Approaching “La Ricarda” through various hectares of land, overflowing with Mediterranean flora, Marita Gomis explains the history of the family home, commissioned by her parents more than 60 years ago.

Designed by Catalan architect Antonio Bonet, “La Ricarda” (also known as the Casa Gomis), is an archetype of mid-century modern design. Located in the town of Prat de Llobregat and backing on to a wide stretch of open coastline, the house is nestled within a large estate, surrounded by pine trees.




Originally designed in 1953, the house undertook a lengthy construction process, directed by Bonet remotely from Argentina, where he was living at the time. Coincidently, the build was managed by Emilio Bofill, the father of infamous local architect Ricardo Bofill.

On entering, an impressive reception area is bathed in natural light thanks to a full height glass wall, showcasing an interior atrium. This close connection between interior and exterior space continues throughout the house.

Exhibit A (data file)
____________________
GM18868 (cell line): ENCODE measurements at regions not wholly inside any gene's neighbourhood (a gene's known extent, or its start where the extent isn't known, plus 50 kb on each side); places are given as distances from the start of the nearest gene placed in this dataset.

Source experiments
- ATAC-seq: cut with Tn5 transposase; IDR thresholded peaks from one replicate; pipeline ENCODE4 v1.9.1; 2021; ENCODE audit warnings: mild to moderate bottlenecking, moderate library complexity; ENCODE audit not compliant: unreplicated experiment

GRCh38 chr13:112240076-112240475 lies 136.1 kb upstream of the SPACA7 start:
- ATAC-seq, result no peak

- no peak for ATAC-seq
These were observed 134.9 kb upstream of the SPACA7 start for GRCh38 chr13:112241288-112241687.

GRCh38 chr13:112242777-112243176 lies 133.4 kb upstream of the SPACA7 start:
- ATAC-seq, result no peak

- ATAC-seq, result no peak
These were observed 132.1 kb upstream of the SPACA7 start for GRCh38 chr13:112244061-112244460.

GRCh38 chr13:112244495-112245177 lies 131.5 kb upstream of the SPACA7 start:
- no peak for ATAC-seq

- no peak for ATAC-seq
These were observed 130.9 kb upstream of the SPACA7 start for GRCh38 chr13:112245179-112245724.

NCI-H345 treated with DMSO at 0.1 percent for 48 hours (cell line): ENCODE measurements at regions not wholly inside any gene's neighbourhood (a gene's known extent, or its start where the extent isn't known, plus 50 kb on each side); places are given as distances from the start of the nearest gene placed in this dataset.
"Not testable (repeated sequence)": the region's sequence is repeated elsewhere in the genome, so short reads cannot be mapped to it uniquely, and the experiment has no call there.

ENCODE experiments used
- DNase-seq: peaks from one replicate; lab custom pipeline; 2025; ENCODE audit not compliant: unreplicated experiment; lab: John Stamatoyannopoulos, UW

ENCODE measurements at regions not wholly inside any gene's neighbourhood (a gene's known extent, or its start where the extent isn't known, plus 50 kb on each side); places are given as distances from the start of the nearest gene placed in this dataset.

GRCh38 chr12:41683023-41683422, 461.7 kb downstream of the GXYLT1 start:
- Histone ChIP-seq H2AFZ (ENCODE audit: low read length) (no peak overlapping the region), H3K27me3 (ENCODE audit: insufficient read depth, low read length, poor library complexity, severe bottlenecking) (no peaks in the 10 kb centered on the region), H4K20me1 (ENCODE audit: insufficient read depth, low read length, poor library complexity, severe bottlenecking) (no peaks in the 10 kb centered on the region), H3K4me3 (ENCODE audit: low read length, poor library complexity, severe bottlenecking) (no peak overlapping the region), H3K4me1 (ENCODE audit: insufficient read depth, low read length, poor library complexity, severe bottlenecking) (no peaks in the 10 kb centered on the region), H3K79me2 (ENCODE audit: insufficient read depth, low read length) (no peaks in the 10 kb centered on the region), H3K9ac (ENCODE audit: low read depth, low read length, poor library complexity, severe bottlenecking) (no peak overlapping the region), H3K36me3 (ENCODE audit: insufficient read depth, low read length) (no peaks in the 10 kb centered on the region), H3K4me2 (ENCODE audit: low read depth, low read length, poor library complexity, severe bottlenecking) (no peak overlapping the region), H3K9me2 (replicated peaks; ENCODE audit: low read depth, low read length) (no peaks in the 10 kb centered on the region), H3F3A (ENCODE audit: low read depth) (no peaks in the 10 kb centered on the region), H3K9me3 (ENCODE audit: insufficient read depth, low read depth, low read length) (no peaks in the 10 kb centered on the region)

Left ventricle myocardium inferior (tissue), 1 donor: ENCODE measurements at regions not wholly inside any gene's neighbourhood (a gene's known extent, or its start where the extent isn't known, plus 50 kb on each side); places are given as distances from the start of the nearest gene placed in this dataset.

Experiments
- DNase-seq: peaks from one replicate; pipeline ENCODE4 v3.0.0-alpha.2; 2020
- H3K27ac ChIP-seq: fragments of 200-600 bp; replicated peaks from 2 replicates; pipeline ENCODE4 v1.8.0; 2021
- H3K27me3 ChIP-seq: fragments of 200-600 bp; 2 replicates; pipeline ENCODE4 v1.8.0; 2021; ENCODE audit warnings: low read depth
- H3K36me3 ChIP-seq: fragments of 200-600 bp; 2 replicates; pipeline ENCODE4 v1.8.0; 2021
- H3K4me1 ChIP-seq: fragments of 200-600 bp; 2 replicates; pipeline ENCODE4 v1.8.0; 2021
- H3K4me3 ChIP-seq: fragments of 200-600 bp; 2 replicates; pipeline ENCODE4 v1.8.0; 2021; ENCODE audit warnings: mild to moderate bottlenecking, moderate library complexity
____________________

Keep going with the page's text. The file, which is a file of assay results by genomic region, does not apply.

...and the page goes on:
The structure is composed of a series of vaulted ceilings, typical of Catalan architectural style. Whilst the internal space is largely open-plan, low-level partitions provide separation, whilst enabling light to disperse through the entire house.





La Ricarda and its contents have been perfectly preserved thanks to the dedication of the Gomis family, the original surfaces, textiles and furniture remain intact, in their entirety.

The majority of furniture was designed by the architect and custom made for the house. In addition, there are various carefully curated international pieces, such as the dining chairs by Danish designer Hans J Wegner and a Japanese low wooden coffee table. The result is a blend of styles that compliment each other with a colour palette of muted ochre, sage green and tan.






The central living room is divided into distinct areas, surrounding a central fireplace and includes a “mesa de juegos” – games table.






A system of interlocking bricks filled with coloured glass, form a main feature of the construction and are visible throughout the house.




During the last 15 years of Franco’s Spain, Ricardo Gomis opened his home as a cultural refuge to some of the country’s leading creative figures, including Joan Miro and Antoni Tàpies.




Thanks to the Gomis family for the opportunity to discover their iconic home.


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